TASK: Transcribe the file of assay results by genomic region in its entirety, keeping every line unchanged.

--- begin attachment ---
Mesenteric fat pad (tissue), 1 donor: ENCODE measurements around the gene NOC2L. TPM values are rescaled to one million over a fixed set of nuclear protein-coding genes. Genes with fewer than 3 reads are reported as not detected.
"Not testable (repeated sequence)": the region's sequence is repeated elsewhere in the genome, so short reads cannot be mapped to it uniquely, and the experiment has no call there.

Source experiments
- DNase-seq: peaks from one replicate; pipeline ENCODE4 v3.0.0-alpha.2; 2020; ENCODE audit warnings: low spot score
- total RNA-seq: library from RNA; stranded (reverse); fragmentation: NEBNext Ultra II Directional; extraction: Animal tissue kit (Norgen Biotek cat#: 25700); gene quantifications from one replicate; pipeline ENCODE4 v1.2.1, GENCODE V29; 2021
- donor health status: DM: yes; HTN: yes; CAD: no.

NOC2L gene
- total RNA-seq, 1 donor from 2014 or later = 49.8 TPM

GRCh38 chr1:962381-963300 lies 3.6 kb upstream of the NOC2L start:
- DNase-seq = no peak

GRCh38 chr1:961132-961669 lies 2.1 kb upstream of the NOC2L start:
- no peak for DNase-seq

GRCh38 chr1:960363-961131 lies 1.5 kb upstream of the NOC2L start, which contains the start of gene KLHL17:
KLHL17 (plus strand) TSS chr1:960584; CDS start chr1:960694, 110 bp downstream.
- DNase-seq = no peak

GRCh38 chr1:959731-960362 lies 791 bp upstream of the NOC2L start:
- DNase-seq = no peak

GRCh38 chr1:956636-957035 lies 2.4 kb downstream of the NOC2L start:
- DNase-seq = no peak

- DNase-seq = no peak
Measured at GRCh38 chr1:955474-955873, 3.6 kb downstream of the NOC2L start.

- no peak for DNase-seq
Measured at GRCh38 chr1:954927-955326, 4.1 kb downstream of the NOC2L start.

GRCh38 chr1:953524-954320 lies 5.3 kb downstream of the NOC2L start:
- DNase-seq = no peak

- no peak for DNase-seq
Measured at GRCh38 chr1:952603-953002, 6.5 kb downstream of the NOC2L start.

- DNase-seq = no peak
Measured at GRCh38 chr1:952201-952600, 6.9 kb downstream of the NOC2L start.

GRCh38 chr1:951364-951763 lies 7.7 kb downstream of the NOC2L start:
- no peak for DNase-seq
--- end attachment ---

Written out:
Mesenteric fat pad (tissue), 1 donor: ENCODE measurements around the gene NOC2L. TPM values are rescaled to one million over a fixed set of nuclear protein-coding genes. Genes with fewer than 3 reads are reported as not detected.
"Not testable (repeated sequence)": the region's sequence is repeated elsewhere in the genome, so short reads cannot be mapped to it uniquely, and the experiment has no call there.

Source experiments
- DNase-seq: peaks from one replicate; pipeline ENCODE4 v3.0.0-alpha.2; 2020; ENCODE audit warnings: low spot score
- total RNA-seq: library from RNA; stranded (reverse); fragmentation: NEBNext Ultra II Directional; extraction: Animal tissue kit (Norgen Biotek cat#: 25700); gene quantifications from one replicate; pipeline ENCODE4 v1.2.1, GENCODE V29; 2021
- donor health status: DM: yes; HTN: yes; CAD: no.

NOC2L gene
- total RNA-seq, 1 donor from 2014 or later = 49.8 TPM

GRCh38 chr1:962381-963300 lies 3.6 kb upstream of the NOC2L start:
- DNase-seq = no peak

GRCh38 chr1:961132-961669 lies 2.1 kb upstream of the NOC2L start:
- no peak for DNase-seq

GRCh38 chr1:960363-961131 lies 1.5 kb upstream of the NOC2L start, which contains the start of gene KLHL17:
KLHL17 (plus strand) TSS chr1:960584; CDS start chr1:960694, 110 bp downstream.
- DNase-seq = no peak

GRCh38 chr1:959731-960362 lies 791 bp upstream of the NOC2L start:
- DNase-seq = no peak

GRCh38 chr1:956636-957035 lies 2.4 kb downstream of the NOC2L start:
- DNase-seq = no peak

- DNase-seq = no peak
Measured at GRCh38 chr1:955474-955873, 3.6 kb downstream of the NOC2L start.

- no peak for DNase-seq
Measured at GRCh38 chr1:954927-955326, 4.1 kb downstream of the NOC2L start.

GRCh38 chr1:953524-954320 lies 5.3 kb downstream of the NOC2L start:
- DNase-seq = no peak

- no peak for DNase-seq
Measured at GRCh38 chr1:952603-953002, 6.5 kb downstream of the NOC2L start.

- DNase-seq = no peak
Measured at GRCh38 chr1:952201-952600, 6.9 kb downstream of the NOC2L start.

GRCh38 chr1:951364-951763 lies 7.7 kb downstream of the NOC2L start:
- no peak for DNase-seq